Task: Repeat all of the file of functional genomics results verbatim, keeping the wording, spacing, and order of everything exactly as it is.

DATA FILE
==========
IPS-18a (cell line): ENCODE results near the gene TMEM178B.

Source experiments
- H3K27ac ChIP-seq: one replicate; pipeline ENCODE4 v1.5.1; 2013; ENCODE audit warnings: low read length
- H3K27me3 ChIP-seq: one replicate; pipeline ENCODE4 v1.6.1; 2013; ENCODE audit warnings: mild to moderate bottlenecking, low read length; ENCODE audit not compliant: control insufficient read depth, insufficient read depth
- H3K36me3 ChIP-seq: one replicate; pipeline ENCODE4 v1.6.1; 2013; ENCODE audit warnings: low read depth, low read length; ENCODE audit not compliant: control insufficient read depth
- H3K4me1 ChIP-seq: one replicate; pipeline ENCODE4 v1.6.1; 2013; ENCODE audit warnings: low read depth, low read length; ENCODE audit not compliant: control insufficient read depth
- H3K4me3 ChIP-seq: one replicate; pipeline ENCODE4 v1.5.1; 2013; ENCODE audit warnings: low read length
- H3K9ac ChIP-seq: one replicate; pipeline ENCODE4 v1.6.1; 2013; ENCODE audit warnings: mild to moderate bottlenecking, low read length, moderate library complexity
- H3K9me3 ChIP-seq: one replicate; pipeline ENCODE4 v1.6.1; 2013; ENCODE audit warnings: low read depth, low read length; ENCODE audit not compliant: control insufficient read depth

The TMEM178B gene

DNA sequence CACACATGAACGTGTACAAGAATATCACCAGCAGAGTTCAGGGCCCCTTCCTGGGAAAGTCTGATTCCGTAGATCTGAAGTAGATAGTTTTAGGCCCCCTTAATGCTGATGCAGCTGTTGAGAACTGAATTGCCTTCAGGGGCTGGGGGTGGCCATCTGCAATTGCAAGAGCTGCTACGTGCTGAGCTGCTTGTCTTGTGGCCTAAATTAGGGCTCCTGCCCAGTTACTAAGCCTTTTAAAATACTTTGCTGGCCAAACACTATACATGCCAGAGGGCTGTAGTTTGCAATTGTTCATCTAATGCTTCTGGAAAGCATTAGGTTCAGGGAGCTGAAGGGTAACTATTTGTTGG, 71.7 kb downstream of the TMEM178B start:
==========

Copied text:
IPS-18a (cell line): ENCODE results near the gene TMEM178B.

Source experiments
- H3K27ac ChIP-seq: one replicate; pipeline ENCODE4 v1.5.1; 2013; ENCODE audit warnings: low read length
- H3K27me3 ChIP-seq: one replicate; pipeline ENCODE4 v1.6.1; 2013; ENCODE audit warnings: mild to moderate bottlenecking, low read length; ENCODE audit not compliant: control insufficient read depth, insufficient read depth
- H3K36me3 ChIP-seq: one replicate; pipeline ENCODE4 v1.6.1; 2013; ENCODE audit warnings: low read depth, low read length; ENCODE audit not compliant: control insufficient read depth
- H3K4me1 ChIP-seq: one replicate; pipeline ENCODE4 v1.6.1; 2013; ENCODE audit warnings: low read depth, low read length; ENCODE audit not compliant: control insufficient read depth
- H3K4me3 ChIP-seq: one replicate; pipeline ENCODE4 v1.5.1; 2013; ENCODE audit warnings: low read length
- H3K9ac ChIP-seq: one replicate; pipeline ENCODE4 v1.6.1; 2013; ENCODE audit warnings: mild to moderate bottlenecking, low read length, moderate library complexity
- H3K9me3 ChIP-seq: one replicate; pipeline ENCODE4 v1.6.1; 2013; ENCODE audit warnings: low read depth, low read length; ENCODE audit not compliant: control insufficient read depth

The TMEM178B gene

DNA sequence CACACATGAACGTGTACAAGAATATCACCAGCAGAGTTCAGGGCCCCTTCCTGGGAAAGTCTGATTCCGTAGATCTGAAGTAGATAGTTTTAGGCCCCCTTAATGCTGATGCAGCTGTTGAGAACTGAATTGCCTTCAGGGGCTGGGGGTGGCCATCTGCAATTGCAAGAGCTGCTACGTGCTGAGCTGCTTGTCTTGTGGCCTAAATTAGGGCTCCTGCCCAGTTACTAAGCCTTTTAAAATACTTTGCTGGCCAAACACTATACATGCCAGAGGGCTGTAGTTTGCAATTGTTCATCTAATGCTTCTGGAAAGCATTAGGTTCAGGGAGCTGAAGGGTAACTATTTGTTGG, 71.7 kb downstream of the TMEM178B start: